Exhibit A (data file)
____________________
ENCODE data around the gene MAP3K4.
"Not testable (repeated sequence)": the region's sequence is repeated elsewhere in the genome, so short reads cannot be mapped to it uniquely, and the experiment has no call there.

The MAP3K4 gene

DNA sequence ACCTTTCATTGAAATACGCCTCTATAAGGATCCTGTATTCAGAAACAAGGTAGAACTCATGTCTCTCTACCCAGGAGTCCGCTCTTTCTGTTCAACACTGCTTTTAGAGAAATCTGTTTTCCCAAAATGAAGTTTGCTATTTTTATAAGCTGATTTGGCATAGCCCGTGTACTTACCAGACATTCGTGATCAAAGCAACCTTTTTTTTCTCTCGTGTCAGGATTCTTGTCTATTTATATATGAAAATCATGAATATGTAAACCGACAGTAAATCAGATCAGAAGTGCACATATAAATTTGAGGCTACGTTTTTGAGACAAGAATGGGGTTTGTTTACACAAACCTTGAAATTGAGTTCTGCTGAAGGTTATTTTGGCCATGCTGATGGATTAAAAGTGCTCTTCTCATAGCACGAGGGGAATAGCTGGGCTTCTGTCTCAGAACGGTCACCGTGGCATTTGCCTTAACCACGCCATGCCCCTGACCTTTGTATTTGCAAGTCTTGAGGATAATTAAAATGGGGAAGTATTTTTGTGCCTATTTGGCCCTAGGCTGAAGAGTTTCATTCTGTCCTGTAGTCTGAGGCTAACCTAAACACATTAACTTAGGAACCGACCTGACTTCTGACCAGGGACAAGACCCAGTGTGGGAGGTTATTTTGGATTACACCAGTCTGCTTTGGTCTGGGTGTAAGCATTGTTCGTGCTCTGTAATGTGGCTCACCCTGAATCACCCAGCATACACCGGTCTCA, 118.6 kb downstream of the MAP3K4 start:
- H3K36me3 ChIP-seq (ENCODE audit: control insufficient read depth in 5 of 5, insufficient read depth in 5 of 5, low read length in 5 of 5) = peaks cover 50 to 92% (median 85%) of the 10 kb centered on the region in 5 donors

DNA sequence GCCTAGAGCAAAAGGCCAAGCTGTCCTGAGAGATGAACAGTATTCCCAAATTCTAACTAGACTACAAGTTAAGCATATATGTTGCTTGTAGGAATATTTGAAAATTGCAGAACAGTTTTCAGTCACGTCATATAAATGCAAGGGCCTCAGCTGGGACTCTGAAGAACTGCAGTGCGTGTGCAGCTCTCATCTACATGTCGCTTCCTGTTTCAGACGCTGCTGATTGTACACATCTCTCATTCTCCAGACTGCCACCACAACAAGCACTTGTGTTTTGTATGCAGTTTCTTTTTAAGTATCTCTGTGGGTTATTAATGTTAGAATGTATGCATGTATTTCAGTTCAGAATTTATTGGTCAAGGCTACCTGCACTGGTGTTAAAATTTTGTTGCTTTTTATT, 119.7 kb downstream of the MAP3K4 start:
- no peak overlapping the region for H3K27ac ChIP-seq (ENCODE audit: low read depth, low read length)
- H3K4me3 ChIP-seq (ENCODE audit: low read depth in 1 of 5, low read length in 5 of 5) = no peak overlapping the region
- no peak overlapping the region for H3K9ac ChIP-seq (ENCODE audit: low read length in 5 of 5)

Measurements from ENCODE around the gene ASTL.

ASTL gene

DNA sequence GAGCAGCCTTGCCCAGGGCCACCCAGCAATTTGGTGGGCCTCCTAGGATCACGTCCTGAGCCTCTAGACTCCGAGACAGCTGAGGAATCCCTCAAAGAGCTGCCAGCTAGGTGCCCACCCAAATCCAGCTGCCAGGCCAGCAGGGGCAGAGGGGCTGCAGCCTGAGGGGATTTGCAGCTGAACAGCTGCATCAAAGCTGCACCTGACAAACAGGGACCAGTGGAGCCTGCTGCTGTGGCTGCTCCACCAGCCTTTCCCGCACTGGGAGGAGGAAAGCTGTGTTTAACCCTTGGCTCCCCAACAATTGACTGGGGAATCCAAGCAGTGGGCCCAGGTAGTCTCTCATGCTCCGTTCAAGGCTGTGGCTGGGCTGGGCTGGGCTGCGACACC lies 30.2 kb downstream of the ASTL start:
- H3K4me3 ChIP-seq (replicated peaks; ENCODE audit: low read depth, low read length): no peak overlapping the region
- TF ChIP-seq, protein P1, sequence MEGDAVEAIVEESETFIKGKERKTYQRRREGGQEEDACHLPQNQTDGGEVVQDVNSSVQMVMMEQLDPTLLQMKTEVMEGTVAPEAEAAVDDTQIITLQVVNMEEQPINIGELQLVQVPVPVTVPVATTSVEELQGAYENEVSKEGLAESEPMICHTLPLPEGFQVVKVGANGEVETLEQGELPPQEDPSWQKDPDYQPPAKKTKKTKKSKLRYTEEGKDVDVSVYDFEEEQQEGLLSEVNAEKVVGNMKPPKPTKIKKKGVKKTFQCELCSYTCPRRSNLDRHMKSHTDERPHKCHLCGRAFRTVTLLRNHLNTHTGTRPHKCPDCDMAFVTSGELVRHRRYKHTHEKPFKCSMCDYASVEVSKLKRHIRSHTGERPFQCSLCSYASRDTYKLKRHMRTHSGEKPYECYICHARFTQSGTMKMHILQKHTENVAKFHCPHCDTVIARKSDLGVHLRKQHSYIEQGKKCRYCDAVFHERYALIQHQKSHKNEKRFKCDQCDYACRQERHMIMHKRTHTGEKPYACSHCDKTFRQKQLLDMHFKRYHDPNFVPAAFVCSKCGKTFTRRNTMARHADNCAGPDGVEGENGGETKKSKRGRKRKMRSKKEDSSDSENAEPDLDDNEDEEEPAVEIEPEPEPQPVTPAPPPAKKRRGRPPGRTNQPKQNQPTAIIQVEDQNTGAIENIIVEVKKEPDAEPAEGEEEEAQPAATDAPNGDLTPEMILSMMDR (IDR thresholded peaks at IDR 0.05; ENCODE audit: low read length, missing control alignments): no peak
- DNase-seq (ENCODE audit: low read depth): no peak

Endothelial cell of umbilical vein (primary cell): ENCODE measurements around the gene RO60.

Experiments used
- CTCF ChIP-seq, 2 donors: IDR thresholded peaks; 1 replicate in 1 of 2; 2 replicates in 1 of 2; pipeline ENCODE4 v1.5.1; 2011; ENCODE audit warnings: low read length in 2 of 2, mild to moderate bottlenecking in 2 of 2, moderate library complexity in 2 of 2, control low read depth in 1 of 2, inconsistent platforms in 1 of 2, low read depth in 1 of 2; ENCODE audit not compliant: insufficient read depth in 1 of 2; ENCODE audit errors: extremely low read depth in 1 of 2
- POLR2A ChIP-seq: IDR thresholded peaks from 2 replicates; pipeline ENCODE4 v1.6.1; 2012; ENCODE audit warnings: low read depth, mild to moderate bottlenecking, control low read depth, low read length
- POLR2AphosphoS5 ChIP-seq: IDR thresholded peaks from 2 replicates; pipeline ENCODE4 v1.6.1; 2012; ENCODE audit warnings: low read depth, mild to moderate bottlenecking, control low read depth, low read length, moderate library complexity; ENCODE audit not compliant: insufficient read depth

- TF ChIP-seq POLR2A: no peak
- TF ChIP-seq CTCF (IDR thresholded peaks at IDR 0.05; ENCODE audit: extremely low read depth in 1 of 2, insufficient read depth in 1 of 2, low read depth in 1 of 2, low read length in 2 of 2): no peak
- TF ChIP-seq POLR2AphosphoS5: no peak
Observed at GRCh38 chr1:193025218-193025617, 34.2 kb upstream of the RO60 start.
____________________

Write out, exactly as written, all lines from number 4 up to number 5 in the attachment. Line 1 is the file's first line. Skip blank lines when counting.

DNA sequence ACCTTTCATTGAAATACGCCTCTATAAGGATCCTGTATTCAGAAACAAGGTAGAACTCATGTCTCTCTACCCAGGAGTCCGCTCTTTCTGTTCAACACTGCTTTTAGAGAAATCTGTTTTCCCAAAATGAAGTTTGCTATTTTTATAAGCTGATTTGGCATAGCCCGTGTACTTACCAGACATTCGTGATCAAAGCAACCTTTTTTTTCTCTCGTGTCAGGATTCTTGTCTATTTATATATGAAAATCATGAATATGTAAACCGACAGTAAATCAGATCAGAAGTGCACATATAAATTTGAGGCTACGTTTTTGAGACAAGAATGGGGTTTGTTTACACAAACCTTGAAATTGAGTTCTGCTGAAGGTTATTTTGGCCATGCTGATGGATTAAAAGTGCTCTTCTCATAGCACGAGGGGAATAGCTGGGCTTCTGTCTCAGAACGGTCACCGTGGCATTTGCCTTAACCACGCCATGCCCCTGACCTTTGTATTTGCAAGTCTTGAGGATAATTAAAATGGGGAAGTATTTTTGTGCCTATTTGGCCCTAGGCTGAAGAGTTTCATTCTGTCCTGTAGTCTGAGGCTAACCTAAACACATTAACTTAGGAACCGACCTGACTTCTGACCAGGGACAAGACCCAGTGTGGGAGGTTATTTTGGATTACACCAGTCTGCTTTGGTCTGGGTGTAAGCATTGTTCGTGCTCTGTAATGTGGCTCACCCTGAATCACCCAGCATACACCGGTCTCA, 118.6 kb downstream of the MAP3K4 start:
- H3K36me3 ChIP-seq (ENCODE audit: control insufficient read depth in 5 of 5, insufficient read depth in 5 of 5, low read length in 5 of 5) = peaks cover 50 to 92% (median 85%) of the 10 kb centered on the region in 5 donors